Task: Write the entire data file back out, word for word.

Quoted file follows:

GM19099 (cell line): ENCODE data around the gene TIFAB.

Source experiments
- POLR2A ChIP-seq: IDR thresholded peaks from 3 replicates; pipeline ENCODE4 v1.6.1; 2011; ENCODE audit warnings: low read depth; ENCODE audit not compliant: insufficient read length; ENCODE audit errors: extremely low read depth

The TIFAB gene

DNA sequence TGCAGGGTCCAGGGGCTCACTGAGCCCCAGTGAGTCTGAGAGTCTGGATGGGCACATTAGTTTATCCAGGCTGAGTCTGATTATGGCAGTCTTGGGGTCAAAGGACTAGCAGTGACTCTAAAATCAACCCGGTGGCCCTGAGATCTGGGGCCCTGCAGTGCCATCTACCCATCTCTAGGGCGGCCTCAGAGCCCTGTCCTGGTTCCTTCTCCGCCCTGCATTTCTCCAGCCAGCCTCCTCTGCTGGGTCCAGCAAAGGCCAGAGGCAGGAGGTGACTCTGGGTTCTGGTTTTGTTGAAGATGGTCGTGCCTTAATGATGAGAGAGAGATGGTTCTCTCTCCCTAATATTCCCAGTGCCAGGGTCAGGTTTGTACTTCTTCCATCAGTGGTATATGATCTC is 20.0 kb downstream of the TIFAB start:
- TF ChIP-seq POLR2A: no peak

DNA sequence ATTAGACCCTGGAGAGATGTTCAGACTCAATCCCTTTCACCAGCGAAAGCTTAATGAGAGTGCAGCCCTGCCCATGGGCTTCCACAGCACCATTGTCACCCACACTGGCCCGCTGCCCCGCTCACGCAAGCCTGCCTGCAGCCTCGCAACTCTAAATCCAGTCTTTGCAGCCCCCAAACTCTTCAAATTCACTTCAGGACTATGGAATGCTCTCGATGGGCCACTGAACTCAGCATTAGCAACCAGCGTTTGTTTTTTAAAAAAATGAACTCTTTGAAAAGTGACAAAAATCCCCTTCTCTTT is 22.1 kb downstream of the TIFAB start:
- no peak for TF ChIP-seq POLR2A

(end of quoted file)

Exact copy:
GM19099 (cell line): ENCODE data around the gene TIFAB.

Source experiments
- POLR2A ChIP-seq: IDR thresholded peaks from 3 replicates; pipeline ENCODE4 v1.6.1; 2011; ENCODE audit warnings: low read depth; ENCODE audit not compliant: insufficient read length; ENCODE audit errors: extremely low read depth

The TIFAB gene

DNA sequence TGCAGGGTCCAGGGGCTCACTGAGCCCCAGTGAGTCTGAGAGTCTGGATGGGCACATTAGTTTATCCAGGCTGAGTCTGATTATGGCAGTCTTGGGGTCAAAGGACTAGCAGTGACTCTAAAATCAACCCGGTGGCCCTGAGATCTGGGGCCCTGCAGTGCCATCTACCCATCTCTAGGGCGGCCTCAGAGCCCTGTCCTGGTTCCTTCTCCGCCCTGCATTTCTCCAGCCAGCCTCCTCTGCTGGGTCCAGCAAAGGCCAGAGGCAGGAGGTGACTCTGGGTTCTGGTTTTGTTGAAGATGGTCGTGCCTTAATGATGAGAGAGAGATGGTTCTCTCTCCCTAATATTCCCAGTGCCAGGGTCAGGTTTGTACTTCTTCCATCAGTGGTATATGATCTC is 20.0 kb downstream of the TIFAB start:
- TF ChIP-seq POLR2A: no peak

DNA sequence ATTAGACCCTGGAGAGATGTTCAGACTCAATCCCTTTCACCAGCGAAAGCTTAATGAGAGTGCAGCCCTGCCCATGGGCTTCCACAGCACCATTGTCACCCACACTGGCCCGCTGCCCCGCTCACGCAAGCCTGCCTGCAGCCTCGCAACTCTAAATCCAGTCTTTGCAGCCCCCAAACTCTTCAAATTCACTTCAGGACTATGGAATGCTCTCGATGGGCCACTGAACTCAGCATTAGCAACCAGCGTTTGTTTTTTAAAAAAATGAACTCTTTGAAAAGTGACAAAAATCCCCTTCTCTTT is 22.1 kb downstream of the TIFAB start:
- no peak for TF ChIP-seq POLR2A